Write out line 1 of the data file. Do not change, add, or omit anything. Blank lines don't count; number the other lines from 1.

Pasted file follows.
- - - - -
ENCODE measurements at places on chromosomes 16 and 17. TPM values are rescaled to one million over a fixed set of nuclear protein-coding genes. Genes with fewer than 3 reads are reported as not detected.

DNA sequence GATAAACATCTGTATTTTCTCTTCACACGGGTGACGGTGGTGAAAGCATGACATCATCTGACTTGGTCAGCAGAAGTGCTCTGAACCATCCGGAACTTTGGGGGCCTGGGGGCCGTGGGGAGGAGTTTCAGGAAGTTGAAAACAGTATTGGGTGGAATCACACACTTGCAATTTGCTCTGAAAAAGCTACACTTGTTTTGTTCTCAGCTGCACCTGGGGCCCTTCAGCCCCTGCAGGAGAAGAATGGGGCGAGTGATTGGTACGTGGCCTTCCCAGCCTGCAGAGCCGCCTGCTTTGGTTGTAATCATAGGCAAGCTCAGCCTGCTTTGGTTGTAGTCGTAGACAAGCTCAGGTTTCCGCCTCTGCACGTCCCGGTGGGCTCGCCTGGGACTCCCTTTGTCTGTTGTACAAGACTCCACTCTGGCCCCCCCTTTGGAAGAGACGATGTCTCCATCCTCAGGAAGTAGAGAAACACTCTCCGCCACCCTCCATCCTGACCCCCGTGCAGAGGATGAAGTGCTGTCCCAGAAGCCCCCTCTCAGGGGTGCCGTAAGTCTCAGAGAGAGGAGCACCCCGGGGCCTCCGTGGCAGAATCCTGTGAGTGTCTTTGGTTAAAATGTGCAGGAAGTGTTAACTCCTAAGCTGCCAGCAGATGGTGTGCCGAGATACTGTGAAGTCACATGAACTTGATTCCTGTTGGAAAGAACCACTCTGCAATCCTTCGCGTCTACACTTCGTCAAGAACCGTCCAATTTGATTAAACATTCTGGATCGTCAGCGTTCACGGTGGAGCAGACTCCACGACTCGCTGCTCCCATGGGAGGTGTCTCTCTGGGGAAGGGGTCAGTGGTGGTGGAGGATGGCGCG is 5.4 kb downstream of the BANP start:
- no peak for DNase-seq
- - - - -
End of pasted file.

ENCODE measurements at places on chromosomes 16 and 17. TPM values are rescaled to one million over a fixed set of nuclear protein-coding genes. Genes with fewer than 3 reads are reported as not detected.